Is Your Spouse Entitled to Your Personal Injury Settlement?
California law allows a non-injured spouse to claim part of an injured spouse’s personal injury settlement. If the injury event occurred during the marriage, all money or other property received or to be received by a person pursuant to judgment or settlement for personal injuries is considered community property. (Family Code § 2603(a)) However, the Court will try to assign the money to the injured party and assign other assets of the marriage in equal proportion to the non-injured spouse. (Family Code § 2603(b))
This is because California is a community property state. Community property is generally all the assets and debts accumulated during the marriage. However, there are still some assets that are considered separate property such as gifts or inheritance. This means that upon divorce, generally, you will split your assets equally, regardless of fault (like cheating).
The above-mentioned rule is only for an injury occurring event that occurred during the marriage. If the injury happened before the marriage or during legal separation or divorce, it no longer applies. The injured spouse gets to keep all of the compensation.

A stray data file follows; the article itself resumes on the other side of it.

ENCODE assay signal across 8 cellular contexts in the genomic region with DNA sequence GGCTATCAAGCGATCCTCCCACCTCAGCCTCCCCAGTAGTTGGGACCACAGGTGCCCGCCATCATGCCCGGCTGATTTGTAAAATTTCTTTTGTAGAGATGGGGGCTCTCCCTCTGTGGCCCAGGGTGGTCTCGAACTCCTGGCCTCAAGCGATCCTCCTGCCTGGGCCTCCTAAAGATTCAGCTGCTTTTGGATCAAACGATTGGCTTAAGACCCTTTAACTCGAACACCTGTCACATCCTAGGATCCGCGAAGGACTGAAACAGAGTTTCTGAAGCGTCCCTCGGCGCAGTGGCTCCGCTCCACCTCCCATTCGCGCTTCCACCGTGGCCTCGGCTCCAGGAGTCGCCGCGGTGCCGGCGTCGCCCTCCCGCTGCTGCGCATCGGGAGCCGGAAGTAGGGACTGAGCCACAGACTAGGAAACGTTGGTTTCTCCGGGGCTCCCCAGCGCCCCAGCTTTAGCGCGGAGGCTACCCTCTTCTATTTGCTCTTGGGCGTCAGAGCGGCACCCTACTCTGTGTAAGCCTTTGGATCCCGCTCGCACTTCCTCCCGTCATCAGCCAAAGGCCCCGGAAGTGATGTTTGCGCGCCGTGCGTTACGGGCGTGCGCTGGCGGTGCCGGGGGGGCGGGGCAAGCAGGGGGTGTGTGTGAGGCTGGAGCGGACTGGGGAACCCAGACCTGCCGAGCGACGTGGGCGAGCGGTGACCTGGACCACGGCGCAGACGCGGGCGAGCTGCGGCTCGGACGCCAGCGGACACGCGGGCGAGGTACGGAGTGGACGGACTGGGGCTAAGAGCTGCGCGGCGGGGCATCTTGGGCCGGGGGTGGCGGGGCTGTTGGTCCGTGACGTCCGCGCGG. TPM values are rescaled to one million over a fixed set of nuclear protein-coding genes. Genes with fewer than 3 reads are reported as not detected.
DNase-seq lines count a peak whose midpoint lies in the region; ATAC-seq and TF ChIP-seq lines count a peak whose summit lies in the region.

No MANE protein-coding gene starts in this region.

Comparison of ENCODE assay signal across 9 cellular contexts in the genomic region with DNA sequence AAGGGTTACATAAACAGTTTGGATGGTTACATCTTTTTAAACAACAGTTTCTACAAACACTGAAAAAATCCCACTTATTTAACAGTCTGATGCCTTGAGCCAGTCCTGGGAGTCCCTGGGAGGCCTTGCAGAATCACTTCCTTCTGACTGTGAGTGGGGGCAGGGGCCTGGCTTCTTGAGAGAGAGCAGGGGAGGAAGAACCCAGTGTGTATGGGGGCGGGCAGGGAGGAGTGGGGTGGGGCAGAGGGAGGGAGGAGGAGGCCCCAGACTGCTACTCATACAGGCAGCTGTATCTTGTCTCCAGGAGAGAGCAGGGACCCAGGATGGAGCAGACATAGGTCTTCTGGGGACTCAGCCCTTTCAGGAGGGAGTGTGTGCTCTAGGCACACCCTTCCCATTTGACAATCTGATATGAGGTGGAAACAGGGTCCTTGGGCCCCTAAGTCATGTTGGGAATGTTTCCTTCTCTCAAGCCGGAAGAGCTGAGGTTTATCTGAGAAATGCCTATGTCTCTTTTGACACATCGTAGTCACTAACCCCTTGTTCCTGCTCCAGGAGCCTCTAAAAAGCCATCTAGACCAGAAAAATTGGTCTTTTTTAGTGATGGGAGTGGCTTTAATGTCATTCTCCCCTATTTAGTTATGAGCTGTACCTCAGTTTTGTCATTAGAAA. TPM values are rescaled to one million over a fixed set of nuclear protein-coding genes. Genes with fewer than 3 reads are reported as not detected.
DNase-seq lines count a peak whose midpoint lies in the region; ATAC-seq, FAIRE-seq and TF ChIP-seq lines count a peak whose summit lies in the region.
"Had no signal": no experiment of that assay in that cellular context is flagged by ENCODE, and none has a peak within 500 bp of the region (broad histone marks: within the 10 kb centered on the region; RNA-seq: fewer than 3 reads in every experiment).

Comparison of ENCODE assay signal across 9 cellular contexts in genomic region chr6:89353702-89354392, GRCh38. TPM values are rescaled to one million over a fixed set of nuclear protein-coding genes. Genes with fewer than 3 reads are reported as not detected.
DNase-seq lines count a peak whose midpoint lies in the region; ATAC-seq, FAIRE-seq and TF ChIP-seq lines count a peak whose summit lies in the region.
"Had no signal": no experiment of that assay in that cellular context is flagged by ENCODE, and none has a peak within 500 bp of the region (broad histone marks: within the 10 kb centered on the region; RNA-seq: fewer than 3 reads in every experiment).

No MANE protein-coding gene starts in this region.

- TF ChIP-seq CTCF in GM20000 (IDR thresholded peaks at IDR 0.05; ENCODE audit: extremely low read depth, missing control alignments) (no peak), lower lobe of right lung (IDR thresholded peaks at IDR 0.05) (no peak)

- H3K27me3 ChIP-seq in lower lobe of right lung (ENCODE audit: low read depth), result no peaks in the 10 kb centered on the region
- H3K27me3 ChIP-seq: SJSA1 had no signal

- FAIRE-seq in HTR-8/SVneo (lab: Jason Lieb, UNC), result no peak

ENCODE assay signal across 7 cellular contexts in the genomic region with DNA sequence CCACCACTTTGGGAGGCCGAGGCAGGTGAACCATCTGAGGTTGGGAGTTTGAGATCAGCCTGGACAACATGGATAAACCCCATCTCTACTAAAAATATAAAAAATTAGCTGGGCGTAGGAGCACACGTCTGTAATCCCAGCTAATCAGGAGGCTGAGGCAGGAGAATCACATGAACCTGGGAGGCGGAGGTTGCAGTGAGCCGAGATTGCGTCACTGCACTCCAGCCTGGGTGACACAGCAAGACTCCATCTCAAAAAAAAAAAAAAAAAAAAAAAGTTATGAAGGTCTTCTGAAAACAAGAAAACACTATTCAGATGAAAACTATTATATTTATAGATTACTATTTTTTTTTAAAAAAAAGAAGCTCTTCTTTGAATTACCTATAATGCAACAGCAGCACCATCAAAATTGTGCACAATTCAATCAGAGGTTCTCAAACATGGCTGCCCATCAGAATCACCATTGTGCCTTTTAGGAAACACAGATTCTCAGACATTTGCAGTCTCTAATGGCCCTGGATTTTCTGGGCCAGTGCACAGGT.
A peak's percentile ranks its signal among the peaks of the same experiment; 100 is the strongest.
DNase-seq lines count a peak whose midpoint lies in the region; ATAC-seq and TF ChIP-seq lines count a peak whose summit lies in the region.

As with all things with the law, it does get a little trickier. The division of the settlement is limited only to economic damages. Economic damages are loss income or medical bills. For further explanation, click here. The other type of damages is for pain and suffering. For further explanation, click here. The reason why it is limited to economic damages is because these damages are usually to compensate for medical bills or income loss. If the injury occurred during the marriage, the money used to cover medical bills is paid by the funds from the marriage. Also, the income loss is due to the injured spouse not working, and therefore, the marriage suffers from a loss of income. The non-economic damages like pain and suffering or a loss of a limb (in catastrophic accidents), is wholly considered specific to the injured spouse and not divisible. However, as every personal injury attorney knows, this is not always easy to do. More often than not, a settlement is not easily separated into economic or non-economic damages. If you or your loved one (or no longer loved one) is injured in an accident, call The Law Firm of R. Sam to determine if your spouse is entitled to your personal injury settlement. Free consultation – we don’t charge you anything if we don’t make you anything.